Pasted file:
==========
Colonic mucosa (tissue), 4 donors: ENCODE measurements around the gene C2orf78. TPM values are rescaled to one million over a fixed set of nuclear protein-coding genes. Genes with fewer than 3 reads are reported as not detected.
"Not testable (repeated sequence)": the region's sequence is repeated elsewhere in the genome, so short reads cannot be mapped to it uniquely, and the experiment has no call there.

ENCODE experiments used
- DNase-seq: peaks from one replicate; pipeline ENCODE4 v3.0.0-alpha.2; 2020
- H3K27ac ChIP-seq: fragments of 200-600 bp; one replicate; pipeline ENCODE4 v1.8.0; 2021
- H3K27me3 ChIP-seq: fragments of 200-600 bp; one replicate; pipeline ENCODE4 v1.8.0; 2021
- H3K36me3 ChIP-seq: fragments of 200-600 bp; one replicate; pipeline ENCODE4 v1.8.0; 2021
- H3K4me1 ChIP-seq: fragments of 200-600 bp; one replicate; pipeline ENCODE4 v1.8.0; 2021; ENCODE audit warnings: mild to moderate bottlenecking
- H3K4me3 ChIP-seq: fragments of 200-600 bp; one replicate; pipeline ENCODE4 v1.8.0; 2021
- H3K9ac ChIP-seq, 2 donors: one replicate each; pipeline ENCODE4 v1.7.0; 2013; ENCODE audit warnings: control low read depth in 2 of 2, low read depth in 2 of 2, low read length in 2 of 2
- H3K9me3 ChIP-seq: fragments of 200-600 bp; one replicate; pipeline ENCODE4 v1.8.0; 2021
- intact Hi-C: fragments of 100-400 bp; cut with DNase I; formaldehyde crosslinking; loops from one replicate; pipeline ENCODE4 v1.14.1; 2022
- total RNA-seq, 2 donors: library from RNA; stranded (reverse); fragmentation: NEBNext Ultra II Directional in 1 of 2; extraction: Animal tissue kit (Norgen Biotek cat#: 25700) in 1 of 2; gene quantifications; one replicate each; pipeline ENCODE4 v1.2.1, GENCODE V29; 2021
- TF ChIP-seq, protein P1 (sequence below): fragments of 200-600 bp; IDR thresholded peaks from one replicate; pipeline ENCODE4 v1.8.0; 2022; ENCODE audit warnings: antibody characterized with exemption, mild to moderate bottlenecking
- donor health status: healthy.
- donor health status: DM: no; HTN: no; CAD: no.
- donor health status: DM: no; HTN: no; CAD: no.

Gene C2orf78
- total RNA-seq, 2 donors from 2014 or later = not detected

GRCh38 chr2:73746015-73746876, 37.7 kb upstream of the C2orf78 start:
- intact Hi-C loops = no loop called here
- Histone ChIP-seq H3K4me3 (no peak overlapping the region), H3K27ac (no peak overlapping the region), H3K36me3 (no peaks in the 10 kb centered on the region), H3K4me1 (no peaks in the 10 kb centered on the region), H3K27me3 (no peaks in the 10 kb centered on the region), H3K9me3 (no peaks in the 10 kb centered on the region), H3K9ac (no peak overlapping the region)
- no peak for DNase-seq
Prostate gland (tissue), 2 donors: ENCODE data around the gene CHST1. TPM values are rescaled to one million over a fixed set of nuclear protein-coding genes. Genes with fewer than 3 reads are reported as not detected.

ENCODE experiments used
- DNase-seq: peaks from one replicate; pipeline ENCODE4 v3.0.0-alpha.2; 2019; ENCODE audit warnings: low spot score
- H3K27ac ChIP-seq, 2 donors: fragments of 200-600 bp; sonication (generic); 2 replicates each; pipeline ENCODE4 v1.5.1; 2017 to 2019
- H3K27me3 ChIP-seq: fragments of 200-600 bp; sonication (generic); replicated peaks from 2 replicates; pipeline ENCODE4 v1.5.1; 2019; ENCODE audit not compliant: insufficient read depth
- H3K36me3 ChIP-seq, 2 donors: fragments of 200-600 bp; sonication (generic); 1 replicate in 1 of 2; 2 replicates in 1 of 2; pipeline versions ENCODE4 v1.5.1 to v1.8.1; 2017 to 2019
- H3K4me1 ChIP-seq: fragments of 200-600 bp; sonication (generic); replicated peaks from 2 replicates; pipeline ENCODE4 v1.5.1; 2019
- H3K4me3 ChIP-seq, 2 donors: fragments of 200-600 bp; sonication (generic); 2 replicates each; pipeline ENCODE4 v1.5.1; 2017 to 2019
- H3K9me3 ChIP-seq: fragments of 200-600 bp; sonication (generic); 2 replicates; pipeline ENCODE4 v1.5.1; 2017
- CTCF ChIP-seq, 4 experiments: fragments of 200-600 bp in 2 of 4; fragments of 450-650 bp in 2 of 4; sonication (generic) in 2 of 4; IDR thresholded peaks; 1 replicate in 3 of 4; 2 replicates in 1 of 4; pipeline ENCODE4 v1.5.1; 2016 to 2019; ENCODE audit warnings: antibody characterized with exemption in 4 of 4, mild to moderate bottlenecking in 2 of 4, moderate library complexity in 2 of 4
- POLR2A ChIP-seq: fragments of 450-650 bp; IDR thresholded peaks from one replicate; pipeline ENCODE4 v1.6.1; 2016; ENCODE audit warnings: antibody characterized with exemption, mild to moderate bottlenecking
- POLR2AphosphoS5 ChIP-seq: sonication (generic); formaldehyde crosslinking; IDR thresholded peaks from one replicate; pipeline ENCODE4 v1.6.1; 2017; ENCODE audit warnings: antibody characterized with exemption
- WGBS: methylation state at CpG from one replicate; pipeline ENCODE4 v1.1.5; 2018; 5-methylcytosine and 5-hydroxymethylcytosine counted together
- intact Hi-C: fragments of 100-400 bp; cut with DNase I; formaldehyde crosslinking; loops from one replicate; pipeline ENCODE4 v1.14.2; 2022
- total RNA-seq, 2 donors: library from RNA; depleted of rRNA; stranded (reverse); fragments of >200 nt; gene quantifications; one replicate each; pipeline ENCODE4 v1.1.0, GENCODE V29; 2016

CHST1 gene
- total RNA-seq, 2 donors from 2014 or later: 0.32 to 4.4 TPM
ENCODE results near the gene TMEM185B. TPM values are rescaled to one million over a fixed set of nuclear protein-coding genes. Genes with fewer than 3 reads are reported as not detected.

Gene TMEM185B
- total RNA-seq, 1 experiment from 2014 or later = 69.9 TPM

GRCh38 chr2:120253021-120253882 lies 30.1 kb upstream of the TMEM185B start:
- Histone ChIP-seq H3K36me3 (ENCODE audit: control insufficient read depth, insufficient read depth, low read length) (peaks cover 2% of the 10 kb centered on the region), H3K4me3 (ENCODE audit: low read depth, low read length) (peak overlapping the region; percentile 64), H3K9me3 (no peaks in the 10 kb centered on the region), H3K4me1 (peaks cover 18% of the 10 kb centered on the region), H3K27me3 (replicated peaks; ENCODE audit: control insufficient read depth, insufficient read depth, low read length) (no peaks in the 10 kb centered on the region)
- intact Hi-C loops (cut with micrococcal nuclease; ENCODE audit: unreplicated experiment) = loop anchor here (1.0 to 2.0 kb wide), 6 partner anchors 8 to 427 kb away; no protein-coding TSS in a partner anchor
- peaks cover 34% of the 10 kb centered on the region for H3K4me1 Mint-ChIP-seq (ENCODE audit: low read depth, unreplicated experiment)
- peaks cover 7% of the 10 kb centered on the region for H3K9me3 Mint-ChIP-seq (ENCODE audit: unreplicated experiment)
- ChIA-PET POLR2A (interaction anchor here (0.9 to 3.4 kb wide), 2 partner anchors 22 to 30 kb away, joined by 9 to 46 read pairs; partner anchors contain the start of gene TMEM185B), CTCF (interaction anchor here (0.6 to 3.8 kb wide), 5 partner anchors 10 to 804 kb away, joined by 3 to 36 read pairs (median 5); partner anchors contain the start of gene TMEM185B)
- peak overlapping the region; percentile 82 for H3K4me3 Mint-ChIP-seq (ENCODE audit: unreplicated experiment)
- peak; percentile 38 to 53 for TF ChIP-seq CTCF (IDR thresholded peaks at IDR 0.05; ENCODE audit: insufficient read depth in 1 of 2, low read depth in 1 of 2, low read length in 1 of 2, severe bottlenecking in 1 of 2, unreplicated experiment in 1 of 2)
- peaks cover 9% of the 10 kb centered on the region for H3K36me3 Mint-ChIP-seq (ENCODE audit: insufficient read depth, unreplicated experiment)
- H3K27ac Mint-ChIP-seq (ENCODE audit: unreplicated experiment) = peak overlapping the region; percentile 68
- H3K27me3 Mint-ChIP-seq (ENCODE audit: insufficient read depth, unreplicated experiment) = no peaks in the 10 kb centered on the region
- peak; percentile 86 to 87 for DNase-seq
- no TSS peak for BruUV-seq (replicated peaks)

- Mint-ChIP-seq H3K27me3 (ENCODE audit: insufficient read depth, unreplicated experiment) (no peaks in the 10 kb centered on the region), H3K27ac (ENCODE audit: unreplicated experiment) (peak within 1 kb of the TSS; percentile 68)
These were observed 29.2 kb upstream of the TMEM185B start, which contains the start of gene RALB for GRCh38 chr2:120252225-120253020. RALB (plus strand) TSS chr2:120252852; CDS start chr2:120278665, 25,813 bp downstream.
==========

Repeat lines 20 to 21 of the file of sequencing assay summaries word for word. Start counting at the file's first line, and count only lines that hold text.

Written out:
GRCh38 chr2:73746015-73746876, 37.7 kb upstream of the C2orf78 start:
- intact Hi-C loops = no loop called here